Quite by chance this week I found myself watching an excerpt from a documentary by the writer and comedienne Ruby Wax. It was made at the turn of the century, and in interviews at their Arkansas HQ key members of the Ku Klux Klan revealed their unfocused prejudices and fears about the rising power of homosexuals in America.

The KKK come across as comic rather than seriously threatening, but what’s shocking is that their confused rhetoric has survived the intervening years almost unchanged in the mouths of present-day US political figures such as Michele Bachmann who accuses the LGBTQ community of intimidation. It’s also alive and well in the slogans and leaflets of Besorgte Eltern NRW (Concerned Parents of North Rhine-Westphalia) who are busily organising marches in German cities like Cologne (there’s another one this weekend) in their campaign to stop children learning about homosexuality at school, and who sadly can’t be dismissed as unwitting clowns or mere echoes from another age, despite the tone of their propaganda.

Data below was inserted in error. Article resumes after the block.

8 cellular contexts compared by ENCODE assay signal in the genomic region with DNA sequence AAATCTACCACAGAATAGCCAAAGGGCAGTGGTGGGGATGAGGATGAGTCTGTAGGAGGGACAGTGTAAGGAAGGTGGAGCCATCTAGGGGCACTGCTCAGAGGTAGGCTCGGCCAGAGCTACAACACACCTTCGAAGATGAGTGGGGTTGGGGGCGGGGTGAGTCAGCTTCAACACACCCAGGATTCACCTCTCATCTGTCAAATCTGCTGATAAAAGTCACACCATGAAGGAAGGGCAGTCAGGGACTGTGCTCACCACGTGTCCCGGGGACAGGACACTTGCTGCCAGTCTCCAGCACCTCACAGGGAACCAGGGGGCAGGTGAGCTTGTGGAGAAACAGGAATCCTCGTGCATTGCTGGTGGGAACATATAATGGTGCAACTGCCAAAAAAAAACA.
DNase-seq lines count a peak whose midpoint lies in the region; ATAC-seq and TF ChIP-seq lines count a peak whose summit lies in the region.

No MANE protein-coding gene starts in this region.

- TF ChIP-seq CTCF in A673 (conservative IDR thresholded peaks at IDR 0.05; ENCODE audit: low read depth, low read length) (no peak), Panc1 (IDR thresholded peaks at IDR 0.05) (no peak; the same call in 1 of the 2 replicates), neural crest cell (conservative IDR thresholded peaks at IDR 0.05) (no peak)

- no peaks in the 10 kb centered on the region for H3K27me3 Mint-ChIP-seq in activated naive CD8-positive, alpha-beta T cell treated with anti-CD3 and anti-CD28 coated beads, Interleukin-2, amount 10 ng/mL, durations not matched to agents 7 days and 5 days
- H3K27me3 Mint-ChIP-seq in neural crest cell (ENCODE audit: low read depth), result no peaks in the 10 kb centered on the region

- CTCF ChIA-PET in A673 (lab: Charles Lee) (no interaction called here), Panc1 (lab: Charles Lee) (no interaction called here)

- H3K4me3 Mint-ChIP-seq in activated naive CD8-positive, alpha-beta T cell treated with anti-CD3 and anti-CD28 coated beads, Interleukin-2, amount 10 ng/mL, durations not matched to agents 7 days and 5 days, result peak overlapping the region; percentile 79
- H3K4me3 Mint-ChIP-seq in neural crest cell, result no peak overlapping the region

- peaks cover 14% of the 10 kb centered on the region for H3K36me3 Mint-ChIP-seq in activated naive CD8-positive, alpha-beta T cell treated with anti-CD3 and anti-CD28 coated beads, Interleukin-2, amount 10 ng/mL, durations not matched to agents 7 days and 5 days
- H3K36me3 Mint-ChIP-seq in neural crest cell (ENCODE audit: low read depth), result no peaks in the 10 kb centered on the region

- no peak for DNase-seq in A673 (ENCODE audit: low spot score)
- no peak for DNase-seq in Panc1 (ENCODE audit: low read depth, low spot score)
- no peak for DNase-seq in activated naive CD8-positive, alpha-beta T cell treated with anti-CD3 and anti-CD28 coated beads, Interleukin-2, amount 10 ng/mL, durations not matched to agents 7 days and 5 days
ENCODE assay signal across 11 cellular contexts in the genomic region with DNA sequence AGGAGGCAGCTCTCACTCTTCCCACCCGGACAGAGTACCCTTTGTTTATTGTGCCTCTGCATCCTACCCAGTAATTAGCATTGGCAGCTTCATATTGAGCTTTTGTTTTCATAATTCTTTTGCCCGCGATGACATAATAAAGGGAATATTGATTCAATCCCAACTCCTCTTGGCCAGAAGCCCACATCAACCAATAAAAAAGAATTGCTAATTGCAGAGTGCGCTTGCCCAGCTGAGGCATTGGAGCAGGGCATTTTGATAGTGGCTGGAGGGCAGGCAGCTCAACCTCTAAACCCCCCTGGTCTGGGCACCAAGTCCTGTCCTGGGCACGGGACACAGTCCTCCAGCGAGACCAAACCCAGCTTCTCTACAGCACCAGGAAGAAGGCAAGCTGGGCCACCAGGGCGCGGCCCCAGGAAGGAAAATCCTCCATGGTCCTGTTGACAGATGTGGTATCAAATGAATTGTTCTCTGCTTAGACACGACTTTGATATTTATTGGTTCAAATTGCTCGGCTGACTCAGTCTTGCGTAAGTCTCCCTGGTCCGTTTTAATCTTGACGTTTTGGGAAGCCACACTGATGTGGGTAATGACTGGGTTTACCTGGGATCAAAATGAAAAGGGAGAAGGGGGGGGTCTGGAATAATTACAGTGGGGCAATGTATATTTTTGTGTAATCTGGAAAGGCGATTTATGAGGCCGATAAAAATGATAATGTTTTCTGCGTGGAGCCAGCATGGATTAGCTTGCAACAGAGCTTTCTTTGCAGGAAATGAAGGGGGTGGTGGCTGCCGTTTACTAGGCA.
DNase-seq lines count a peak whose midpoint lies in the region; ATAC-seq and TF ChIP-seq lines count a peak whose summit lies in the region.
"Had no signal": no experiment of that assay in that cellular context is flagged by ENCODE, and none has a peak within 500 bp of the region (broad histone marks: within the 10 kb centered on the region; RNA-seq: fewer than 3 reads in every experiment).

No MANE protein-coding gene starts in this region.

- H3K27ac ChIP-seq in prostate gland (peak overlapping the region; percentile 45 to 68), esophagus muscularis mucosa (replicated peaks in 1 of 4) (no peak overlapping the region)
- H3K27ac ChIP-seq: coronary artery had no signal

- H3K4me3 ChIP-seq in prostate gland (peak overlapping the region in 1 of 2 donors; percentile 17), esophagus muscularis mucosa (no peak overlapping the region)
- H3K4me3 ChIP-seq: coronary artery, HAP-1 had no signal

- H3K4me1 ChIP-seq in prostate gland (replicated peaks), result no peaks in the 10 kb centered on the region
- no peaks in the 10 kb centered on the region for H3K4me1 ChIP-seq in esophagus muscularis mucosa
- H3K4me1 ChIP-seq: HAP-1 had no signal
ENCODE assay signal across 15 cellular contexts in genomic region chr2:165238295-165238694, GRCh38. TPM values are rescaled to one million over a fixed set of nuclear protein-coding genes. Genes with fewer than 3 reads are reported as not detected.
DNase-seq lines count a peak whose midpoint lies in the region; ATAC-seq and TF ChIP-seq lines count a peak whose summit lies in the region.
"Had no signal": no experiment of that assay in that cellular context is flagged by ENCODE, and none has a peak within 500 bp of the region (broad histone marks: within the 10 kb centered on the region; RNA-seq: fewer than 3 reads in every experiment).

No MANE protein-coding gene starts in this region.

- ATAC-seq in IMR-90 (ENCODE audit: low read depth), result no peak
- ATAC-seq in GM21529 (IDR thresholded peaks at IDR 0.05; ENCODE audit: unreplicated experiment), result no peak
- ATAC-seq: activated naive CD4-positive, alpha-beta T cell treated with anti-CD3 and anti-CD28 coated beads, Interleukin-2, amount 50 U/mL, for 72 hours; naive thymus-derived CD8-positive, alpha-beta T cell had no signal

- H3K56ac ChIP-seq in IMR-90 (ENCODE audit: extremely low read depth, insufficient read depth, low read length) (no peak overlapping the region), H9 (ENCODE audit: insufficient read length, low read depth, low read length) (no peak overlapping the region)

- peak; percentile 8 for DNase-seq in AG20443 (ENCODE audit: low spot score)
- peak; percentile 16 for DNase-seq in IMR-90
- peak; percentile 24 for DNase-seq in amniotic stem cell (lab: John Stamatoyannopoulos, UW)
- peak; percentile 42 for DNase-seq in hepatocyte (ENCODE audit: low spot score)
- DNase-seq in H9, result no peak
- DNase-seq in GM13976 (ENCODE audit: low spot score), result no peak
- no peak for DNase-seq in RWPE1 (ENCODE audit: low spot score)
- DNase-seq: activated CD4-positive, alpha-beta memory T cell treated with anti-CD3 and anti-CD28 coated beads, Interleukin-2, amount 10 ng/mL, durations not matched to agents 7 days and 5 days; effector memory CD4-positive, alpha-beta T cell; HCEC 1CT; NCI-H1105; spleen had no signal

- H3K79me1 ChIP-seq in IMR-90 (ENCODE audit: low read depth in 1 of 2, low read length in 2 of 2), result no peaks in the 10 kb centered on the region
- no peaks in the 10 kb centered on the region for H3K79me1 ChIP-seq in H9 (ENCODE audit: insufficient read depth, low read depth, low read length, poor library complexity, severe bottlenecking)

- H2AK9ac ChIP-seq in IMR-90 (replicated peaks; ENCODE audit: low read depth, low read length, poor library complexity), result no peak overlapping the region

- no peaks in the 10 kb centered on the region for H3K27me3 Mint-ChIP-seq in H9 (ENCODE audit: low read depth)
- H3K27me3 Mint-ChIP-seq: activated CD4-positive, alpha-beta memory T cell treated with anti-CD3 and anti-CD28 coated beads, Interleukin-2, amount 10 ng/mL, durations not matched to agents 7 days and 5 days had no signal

It’s worth remembering the way many of us in the West reacted when we first saw the video footage from Uganda of preachers showing pornography to their congregations, finding Marin Ssempa’s speeches ridiculous, but with growing concern about how his simplistic misinformed bigotry was gaining hold.

You only had to look at the vile Facebook page of the Uganda Youth Coalition Against Homosexuality (now removed – thankfully – by Facebook following a barrage of complaints) to see how this rabble-rousing has led to the obscene torture and murder of members of the LGBTQ community in Africa .  And it’s worth remembering that the US evangelist widely credited with setting in motion what’s happened in Uganda is Scott Lively, now seeking a new platform in Massachusetts, where he is standing as an independent candidate for election to the post of Governor later this year. He talks openly of a coming anti-gay “revolution” in response to the “homosexual agenda”.

And it’s at this point that the Ruby Wax interviews with the Ku Klux Klan, from another century, suddenly aren’t quite so quaint and amusing.